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The Castros’ appropriation of Ernest Hemingway

The Castros’ appropriation of Ernest Hemingway


The bar in the re-opened Cuban embassy in Washington, D.C. is named Hemingway. This isn’t because Ernest Hemingway was a prodigious drinker, although that helps. Fidel and Rául Castro have been exploiting the writer’s love for Cuba for decades, and Bar Hemingway is just the latest—and most political—instance of the Castros’ appropriation of Ernest Hemingway’s legacy.

Since ousting the authoritarian Fulgencio Batista in 1959, the Castro regime has been in steady need of cash and credibility. Hemingway was and remains internationally legendary, and a cultural touchstone between the U.S. and Cuba. And his legacy is lucrative, perhaps nowhere as in Cuba where he spent the better part of 20 years beginning in 1939. Today more than ever Hemingway is a major theme in the Cuban tourist experience.

The ineluctable fact is Ernest Hemingway died before Fidel Castro declared himself and the revolution he led to be communist. Hemingway committed suicide on July 2, 1961. Six months later on December 2, 1961, Castro declared himself a Marxist-Leninist. Love Hemingway or hate him, no existing fact supersedes this one to justify the Castros’ appropriation of Hemingway’s legacy to benefit their communist cause.

Hemingway’s legacy is susceptible because Hemingway was, according to Kenneth Kinnamon in the Cambridge Companion to Hemingway, “not a consistent political thinker” and “did not adhere to a systematic political theory.” Hemingway’s chief concern was himself. Furthermore, in his book Intellectuals, Paul Johnson points out Hemingway had a long history of lying, including in the cultivation of his own mythic persona. In a sense, the Castros’ haven’t done anything to Hemingway’s legacy that Hemingway didn’t do himself. Of course this doesn’t make the appropriation right.

The author of Old Man and The Sea lived much of those two decades on an estate he owned outside Havana named Finca Vigía or “Lookout Farm.” When he wasn’t writing, Hemingway fished, kept up a complicated love life, drank scary amounts of alcohol, and hunted German subs off the coast from his fishing boat The Pilar.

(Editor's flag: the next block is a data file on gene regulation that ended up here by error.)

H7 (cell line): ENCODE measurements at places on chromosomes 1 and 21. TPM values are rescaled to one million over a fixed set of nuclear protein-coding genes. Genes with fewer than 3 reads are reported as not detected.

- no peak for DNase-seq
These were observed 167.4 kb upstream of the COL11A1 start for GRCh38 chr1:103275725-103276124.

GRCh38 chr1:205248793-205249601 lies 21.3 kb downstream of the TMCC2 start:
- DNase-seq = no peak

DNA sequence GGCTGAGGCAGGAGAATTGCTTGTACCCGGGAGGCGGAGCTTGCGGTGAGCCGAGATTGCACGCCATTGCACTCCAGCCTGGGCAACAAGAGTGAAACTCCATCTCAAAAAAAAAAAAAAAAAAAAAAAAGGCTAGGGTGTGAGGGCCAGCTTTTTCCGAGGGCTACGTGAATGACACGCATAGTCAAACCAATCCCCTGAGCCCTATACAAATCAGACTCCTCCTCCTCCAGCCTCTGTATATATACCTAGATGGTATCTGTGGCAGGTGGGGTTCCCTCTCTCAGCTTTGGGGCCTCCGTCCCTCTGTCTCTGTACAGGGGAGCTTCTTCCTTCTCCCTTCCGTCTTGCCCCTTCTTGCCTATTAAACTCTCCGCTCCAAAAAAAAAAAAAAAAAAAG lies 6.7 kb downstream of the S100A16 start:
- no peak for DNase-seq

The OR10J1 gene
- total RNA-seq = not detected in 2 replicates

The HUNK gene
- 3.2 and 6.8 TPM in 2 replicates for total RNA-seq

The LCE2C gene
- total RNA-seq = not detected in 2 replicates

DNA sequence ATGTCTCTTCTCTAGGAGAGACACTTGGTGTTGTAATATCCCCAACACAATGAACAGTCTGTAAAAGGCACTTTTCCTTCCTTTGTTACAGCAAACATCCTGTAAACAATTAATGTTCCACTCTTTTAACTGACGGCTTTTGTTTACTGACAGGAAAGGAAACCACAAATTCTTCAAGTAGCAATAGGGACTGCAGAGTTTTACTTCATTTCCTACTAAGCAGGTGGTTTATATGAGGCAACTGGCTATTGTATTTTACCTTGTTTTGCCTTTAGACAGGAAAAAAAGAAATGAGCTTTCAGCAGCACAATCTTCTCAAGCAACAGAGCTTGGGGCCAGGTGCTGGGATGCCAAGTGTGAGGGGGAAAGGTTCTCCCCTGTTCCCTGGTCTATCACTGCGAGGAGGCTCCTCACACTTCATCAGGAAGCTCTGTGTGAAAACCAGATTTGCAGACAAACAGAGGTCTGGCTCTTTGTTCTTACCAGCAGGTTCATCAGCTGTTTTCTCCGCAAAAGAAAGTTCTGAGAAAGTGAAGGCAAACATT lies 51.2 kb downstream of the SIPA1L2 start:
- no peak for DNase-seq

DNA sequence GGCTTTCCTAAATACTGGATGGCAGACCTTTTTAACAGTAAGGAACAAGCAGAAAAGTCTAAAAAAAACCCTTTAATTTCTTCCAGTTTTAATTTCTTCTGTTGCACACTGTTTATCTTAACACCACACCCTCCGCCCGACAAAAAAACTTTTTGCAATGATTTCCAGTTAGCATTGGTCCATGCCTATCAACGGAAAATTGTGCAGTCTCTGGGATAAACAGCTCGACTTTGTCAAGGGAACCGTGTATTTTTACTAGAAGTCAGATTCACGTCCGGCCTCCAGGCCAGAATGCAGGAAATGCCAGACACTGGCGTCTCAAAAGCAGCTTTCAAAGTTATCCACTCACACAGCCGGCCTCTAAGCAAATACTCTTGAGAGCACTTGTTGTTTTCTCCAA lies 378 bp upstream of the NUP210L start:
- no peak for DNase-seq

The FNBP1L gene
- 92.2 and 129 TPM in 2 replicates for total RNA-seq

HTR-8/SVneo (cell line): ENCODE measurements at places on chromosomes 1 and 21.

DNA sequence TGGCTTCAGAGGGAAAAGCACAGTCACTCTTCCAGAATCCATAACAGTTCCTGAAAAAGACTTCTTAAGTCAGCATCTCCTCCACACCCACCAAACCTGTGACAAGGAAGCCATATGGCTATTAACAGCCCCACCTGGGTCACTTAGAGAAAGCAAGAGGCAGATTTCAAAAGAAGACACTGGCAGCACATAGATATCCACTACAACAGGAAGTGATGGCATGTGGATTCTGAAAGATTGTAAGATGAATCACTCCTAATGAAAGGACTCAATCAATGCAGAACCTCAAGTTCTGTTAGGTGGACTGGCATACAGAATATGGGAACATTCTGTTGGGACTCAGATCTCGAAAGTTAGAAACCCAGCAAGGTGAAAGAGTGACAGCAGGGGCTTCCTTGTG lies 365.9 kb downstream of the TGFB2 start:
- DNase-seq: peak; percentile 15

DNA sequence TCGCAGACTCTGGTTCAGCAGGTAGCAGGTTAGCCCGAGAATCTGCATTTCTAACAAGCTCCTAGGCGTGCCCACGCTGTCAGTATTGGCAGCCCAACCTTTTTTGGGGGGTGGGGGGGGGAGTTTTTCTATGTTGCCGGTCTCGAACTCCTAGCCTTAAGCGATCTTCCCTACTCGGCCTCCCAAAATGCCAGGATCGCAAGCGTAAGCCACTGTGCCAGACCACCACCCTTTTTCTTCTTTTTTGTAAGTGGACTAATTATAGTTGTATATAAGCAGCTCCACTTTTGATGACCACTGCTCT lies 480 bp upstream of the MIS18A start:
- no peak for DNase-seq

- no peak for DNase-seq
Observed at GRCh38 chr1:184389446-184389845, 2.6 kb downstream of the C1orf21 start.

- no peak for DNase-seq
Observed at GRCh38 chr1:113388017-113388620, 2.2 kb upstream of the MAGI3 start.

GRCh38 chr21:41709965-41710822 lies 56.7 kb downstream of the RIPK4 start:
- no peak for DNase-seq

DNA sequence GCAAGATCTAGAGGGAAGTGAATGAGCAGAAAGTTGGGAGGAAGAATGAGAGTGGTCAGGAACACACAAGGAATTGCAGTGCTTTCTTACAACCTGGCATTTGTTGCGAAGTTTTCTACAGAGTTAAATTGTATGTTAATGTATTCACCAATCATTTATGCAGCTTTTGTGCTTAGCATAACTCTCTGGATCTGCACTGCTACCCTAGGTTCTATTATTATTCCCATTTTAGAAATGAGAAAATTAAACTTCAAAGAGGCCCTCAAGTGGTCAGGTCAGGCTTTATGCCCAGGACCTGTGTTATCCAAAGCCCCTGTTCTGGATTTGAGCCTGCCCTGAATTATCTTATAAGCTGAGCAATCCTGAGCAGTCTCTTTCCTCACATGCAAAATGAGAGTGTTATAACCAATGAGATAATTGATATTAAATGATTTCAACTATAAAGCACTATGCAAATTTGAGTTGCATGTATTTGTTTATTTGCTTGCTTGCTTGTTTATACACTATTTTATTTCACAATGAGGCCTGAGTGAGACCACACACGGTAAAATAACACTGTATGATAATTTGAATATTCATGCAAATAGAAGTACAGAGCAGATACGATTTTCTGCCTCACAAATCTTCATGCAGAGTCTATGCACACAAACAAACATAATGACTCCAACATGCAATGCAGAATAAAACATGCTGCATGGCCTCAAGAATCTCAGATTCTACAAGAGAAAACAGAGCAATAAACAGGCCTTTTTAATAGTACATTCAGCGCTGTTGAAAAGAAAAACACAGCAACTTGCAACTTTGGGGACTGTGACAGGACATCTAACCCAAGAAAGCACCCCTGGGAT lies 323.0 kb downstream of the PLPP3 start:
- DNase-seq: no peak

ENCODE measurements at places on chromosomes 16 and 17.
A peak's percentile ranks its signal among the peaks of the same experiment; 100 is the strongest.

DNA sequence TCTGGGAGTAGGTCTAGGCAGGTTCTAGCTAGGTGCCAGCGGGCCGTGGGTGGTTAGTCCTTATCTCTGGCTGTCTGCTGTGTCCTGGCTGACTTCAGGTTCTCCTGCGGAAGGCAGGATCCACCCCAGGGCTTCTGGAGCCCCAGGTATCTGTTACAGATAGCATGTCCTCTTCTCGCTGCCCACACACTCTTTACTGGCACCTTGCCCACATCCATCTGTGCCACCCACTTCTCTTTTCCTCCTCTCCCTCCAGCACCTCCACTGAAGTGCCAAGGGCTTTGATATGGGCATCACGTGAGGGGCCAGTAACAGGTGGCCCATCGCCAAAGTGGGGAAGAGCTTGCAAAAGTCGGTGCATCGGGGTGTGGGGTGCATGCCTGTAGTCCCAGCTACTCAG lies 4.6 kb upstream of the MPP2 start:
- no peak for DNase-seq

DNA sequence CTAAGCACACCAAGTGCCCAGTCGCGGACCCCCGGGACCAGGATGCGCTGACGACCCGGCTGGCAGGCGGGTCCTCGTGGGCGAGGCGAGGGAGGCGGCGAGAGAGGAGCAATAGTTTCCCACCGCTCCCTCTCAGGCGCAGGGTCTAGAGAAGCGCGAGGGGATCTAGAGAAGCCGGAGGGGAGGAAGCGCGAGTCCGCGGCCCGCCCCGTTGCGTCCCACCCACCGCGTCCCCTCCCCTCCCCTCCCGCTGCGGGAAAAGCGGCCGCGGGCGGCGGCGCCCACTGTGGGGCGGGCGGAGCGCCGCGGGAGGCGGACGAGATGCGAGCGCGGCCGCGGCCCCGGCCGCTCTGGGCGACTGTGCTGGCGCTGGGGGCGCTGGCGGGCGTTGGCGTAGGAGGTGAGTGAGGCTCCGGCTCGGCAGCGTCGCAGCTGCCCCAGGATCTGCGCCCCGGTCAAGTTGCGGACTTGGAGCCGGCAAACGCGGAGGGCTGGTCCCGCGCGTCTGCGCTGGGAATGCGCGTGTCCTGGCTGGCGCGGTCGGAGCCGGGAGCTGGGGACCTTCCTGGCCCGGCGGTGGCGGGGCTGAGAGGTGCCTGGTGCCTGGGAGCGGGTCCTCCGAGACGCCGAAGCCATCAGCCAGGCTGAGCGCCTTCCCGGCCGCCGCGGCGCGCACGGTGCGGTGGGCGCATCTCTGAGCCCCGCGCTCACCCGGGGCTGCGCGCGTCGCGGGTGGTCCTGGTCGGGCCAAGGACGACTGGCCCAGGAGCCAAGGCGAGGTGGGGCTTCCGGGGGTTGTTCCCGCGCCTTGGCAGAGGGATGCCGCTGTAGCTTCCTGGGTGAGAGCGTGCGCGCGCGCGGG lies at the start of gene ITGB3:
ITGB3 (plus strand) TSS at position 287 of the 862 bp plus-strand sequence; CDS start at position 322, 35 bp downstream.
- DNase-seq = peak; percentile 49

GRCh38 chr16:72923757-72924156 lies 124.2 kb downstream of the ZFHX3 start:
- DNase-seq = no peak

Nowadays when you go to Cuba, you do the Hemingway thing. Start with mojitos at La Bodeguita and daiquiris at El Flodidita. One of the Castro-controlled monopolies owns the latter and installed a statue of the writer, which is a popular photo op. The room he kept at Hotel Ambos Mundos is kept up and you can see it for a fee.

 When you go to Cuba, you do the Hemingway thing

The marina where he moored The Pilar now bears Hemingway’s name, and hosts a bust of Hemingway made from old melted-down boat props. If you’re lucky you get to hold his Nobel Prize medal. And you visit Finca Vigía, which despite visitors not being allowed to enter the house, remains one of the most visited attractions in Cuba.

Fidel and Ernest met once in May 1960 at a fishing tournament. There is some indication Hemingway was worried Castro might confiscate his beloved Finca Vigía, but witnesses reported nothing important was said between the men. The photo taken of them that day is ubiquitous.

A second-hand account exists that “right after the revolution” Hemingway drank daiquiris while watching Che Guevara’s firing squad execute political prisoners. The account is uncorroborated since it came out in 2009, and therefore fails to establish a sufficient link. This would sully Hemingway’s legacy for the Castro regime, so if there was any evidence on their end, it is likely destroyed.

The revelation that Hemingway did a stint as a NKVD spy is true, but was assessed and dismissed by the CIA. The NKVD was apparently not the only agency Hemingway had stepped into, toe-deep anyway, in an attempt to be a real spy. “We are left with the irony that four organizations that could not agree on much—the NKVD, OSS, FBI, and Department of State—all arrived separately at the same conclusion: Ernest Hemingway may have wanted to be a spy, but he never lived up to his potential.”